Few weeks after we had started using parse, my colleague wrote a blog post about parse in general. You can read it here.
Just today, one of our developers said: Parse would be a great platform if they would just improve their performances and remove all these limits. The concept is great, the realization not so much. And we are talking about a PREMIUM parse account here.
In this blog post I would like to point out all those limits, and as developers you will probably understand our problems. Basically project was working quite fine while we were building the system. We had quite experienced developers working on the platform (like we always do with new technologies), the code was well organized, and performances were taken into consideration since we already produced lots of apps which expect heavy load. But once we started to do stress testing before delivery, lots of problems occurred, and they were nowhere (or really hard) to be found in the docs:
- 160 API requests per minute for ENTIRE app (not one instance!) (changed to 30+ req/s but it costs quite a lot
- limited number of COUNT operations (differs every time, but surely under 160)
- if you are counting objects with the count higher that just a 1000, the system switches to “approximate count”
- any function can not take longer than 3 seconds
- if that function is in a cloud that time can last 7 seconds
- scheduled jobs can last a maximum of 15 minutes, but you have to put ALL of your code in one function (which basically makes it unreadable for later usages)
- maximum of 2 concurrent jobs (threads)
- no mutex/lock/semaphore logic
- no custom atomic operations (just a few are available, and they are not that useful)
- this makes it very very hard to solve concurrency problems
- log system remembers only 100 last logs
- live logging in the system has a tendency to simply skip a log or two (which makes debugging really funny)
- you can pull a maximum of 1000 objects in a request, which also applies on inner queries
- push notifications have delay (even up to one hour)
- LIMIT SKIP operation can skip a maximum of 10 000 objects
- no DISTINCT operation, you have to implement distinct yourself by parsing data
- lack of incase sensitive string queries, you need to store additional lowercase column in your database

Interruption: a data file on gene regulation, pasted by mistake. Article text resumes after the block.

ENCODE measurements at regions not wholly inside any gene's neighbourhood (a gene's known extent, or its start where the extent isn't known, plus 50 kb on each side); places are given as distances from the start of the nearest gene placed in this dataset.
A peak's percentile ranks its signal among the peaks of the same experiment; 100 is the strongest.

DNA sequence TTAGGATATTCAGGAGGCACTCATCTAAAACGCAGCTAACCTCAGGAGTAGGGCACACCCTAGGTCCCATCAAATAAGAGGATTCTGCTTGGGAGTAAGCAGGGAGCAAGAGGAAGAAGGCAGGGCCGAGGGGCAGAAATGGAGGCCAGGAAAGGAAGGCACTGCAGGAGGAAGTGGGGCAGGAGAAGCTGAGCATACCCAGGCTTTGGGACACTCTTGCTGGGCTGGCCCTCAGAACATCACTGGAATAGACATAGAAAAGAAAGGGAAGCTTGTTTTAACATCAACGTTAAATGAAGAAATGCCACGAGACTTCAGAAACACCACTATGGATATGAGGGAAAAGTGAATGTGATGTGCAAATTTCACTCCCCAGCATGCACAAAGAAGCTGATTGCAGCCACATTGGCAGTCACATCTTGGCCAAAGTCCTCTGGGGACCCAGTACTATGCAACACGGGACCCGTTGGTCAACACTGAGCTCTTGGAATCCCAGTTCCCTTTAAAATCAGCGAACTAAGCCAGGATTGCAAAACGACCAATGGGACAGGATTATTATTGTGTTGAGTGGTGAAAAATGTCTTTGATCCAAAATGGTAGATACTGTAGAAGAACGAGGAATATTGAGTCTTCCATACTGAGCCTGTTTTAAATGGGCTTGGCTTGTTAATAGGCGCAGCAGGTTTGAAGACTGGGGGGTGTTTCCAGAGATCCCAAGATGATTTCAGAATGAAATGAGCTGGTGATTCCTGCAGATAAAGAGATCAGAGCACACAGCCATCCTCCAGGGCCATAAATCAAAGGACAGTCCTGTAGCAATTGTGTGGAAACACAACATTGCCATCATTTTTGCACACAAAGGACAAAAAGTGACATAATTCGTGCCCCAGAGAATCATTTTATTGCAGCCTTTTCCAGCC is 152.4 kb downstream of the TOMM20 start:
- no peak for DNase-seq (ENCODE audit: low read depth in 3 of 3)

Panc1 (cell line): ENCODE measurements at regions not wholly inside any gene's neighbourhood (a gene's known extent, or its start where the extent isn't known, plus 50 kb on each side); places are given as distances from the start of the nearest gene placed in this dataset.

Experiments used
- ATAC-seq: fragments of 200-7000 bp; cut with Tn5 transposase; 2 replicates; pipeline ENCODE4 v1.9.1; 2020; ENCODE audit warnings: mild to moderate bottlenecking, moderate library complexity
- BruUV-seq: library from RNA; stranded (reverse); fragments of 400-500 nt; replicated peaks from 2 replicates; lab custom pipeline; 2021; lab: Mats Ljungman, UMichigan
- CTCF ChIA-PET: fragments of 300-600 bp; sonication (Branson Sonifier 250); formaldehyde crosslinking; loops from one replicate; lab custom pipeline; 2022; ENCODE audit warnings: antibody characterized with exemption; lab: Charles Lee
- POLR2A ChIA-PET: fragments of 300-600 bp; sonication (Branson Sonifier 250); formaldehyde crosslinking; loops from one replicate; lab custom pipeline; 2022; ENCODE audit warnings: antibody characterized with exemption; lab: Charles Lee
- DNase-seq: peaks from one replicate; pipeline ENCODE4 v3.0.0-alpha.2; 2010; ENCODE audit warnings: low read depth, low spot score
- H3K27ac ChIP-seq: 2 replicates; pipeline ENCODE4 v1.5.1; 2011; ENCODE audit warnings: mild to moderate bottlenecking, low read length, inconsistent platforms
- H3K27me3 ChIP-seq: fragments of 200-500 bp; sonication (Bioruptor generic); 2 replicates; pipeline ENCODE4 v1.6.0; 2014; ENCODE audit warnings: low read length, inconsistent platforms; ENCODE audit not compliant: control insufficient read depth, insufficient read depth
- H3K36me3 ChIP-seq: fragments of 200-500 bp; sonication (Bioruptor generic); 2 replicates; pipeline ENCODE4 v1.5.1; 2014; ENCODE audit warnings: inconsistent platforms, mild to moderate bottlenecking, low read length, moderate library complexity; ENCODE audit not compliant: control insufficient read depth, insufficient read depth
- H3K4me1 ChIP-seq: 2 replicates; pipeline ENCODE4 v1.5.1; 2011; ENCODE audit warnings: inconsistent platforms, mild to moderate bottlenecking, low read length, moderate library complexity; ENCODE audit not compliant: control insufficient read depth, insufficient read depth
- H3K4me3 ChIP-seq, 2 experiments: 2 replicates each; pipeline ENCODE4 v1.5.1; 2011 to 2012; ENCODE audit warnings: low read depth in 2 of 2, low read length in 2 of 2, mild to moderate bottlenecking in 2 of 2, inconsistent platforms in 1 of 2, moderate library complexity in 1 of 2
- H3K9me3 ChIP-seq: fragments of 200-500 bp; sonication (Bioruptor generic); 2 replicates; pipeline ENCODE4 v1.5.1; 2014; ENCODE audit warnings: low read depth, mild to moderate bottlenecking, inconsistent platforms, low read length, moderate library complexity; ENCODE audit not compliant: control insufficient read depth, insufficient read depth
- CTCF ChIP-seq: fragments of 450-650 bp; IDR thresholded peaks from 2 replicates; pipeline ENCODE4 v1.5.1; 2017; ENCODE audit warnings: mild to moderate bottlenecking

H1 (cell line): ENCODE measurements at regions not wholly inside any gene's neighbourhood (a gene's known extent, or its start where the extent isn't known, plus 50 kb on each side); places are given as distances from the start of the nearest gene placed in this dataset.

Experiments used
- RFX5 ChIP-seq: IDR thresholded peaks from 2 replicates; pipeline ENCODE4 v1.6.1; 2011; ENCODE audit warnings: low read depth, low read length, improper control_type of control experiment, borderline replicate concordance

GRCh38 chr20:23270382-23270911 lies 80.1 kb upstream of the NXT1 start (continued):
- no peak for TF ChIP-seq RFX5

- uptime of parse system is also an issues. Quite a few times, parse was unavailable in general for 30minutes
- no native Paypal integration support, or ability to implement paypals SDK – we had to use separate node.js hosting server to support payments and cash distribution through Paypay
- no debugger when writing cloudcode – you have to rely on logs only, and they have their own issues mentioned above
- no option to delete an entire class from parse via API. image if you wanted to drop logs ?
When you read up on those, and then understand that EACH database request is a separate request (even on a cloud) it is easy to understand our frustration. And no, there is no option to write complex queries and have them executed directly on the database.
As mentioned above, another huge issue are the atomic operations. When parse reaches any of its limits it simply breaks the execution, leaving your transaction opened before everything is executed. There is no execution delay, just a failed request!
Unfortunately, if parse does not improve their system, solving the above issues, it will remain an platform to build super simple apps with not so many users. For real projects with real usages, we will surely switch back to a more performance stronger and stable platform!
If you have any questions about parse, or you think we should add some stuff to the above list, please let us know in the comments section, and I will update the article.
If you are a Parse developer and ended up reading this article, give us a buzz on skype or send us an e-mail, we can provide a more detailed insight into helping you guys improve this great idea 🙂